LOUISVILLE, Ky. (WAVE) - With so many teens involved in recent violence, WAVE 3 News has learned about a new directive to reach potential victims before the bullets do.
It’s the work of investigators, detectives and the Office for Safe and Healthy Neighborhoods.
Police know where the violence is, but officers also work to find out where violence could break out next. The new push is a way to prevent the bloodshed from happening in the first place.
WAVE 3 News Troubleshooters learned some of the people the directive is aimed at saving are as young as 14 years old.
Tuesday, WAVE 3 News witnessed officers walking in Smoketown, an area LMPD identified as a hot spot based on criminal activity.
But sources said Tuesday’s effort was much more targeted than that. It’s part of a plan to reach specific individuals who may be at risk of becoming victims. Officers received the information Tuesday morning during a meeting. Sources said Smoketown is not the only place they will visit in the upcoming days.
LMPD said it is working with the Office for Safe and Healthy Neighborhoods for outreach, but would not talk further about the directive involving specific individuals.
LMPD Homicide Lt. Emily McKinley said last week that several of the suspects in recent shootings are young people. One suspect in a triple shooting on Hill and 13th streets, for example, was just 14 years old.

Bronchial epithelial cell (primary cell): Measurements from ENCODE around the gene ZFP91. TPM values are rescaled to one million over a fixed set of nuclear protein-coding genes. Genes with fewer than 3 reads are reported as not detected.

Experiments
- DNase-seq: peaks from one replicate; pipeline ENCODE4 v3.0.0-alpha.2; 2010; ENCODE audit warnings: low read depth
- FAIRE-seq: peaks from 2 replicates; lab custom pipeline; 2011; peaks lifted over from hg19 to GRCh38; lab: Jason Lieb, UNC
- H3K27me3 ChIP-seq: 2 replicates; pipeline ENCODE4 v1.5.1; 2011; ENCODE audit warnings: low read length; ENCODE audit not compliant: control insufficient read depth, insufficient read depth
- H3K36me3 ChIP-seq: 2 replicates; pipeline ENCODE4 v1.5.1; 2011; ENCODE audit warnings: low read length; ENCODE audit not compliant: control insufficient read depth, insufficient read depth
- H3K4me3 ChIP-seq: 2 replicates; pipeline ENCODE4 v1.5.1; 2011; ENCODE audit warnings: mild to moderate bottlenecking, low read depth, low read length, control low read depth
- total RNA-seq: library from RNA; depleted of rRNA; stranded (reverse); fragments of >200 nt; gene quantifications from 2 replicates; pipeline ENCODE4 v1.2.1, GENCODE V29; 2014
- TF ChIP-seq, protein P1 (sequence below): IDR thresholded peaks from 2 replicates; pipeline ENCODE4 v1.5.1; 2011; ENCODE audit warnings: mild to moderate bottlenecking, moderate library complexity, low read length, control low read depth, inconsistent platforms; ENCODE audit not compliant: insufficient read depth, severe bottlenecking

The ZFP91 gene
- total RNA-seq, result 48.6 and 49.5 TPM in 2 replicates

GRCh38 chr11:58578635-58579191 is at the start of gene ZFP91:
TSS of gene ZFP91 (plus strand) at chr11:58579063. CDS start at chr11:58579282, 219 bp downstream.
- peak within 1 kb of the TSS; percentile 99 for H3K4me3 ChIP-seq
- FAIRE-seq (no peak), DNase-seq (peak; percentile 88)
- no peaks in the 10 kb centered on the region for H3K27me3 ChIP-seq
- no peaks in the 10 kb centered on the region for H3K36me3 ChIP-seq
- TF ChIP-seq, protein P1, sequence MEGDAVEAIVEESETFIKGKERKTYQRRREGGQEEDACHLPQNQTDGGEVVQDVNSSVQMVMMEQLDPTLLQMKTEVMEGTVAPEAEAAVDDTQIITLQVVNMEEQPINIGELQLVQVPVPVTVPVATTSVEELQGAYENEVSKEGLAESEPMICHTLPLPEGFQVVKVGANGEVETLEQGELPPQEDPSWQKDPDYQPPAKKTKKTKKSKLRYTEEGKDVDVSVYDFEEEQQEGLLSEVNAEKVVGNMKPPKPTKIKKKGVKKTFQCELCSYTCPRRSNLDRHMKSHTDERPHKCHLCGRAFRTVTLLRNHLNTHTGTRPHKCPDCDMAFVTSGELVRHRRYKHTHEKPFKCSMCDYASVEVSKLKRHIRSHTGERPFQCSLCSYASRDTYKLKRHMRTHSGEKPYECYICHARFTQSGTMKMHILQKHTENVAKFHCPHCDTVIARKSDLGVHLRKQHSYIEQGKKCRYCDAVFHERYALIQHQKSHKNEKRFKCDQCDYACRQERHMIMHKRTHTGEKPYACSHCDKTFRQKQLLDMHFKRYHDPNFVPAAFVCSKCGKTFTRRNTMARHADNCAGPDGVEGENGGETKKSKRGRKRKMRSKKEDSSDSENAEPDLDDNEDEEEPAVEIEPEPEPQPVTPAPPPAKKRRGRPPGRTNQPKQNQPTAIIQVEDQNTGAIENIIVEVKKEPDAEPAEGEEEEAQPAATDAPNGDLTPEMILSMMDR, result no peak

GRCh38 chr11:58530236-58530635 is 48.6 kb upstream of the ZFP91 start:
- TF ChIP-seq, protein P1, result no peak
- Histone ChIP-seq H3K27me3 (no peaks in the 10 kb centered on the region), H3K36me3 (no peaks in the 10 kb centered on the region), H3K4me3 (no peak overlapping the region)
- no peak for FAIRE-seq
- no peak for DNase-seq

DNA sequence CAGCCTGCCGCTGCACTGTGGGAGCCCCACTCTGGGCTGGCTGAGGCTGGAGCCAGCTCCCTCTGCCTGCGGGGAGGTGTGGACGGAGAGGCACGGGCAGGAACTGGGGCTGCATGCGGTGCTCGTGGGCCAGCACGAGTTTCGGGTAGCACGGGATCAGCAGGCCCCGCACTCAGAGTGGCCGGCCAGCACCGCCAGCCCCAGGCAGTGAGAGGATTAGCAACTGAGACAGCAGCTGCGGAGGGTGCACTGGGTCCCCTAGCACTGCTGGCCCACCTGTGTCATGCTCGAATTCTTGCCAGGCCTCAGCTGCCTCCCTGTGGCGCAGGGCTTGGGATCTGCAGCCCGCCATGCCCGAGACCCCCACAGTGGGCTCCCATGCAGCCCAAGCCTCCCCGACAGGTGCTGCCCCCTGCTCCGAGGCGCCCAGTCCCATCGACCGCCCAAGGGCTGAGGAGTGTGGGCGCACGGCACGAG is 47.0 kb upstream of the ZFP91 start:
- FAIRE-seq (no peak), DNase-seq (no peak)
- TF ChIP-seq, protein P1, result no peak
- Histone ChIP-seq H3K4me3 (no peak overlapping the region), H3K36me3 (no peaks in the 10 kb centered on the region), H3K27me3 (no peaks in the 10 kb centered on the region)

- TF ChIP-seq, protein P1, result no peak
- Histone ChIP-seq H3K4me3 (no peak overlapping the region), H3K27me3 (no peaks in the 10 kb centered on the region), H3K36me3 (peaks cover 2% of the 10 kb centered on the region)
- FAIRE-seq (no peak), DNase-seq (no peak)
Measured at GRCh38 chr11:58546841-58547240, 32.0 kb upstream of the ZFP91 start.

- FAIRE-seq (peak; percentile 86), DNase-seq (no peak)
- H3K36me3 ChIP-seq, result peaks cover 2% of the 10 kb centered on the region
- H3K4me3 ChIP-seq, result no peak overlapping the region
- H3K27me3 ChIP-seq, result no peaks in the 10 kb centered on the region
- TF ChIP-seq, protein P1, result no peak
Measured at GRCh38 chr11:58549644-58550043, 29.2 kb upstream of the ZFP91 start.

While WAVE 3 News walked around Smoketown, a store owner who said he loves the neighborhood also said most of those causing the violence don’t live there.
His store could be considered located at ground zero, a place where violence constantly looms, prompting police to walk the streets to prevent more bloodshed.
“They can’t stop all the killing, but they’re trying,” store owner Joe Ali said.
Ali and his store have been in Smoketown for 37 years, where inside, the troubles seem to disappear.
He said he runs one of very few stores in Smoketown selling food, and offers a much-needed sense of community.
“Everyone around here loves Joe,” one customer said.
Ali said he is well aware of the world outside of his store, but stood by his customers.
“I won’t blame it on the neighborhood,” he said. “I won’t. Everywhere you go, you’re going to find good people and bad people, but to me, in here, it’s like family.”
Ali’s window is lined with pictures of his customers’ children.
“I’ve been nice to people and they’ve been nice to me,” he said.
Ali said he’s been robbed three times before, not too bad for being in business for 37 years, he said.
Still, he and his customers welcome the officers right outside Tuesday.
“We really need them doing that all day, all night,” his customer said. “Not just for one moment.”
But one person who said he’s not going anywhere is Ali.
“When they tear the projects down, Joe will still be open,” the customer said as he pointed to a sign stating just that.
Meanwhile, a city spokesperson said the city doesn’t have a date for how long the new partnership and walking detail will last.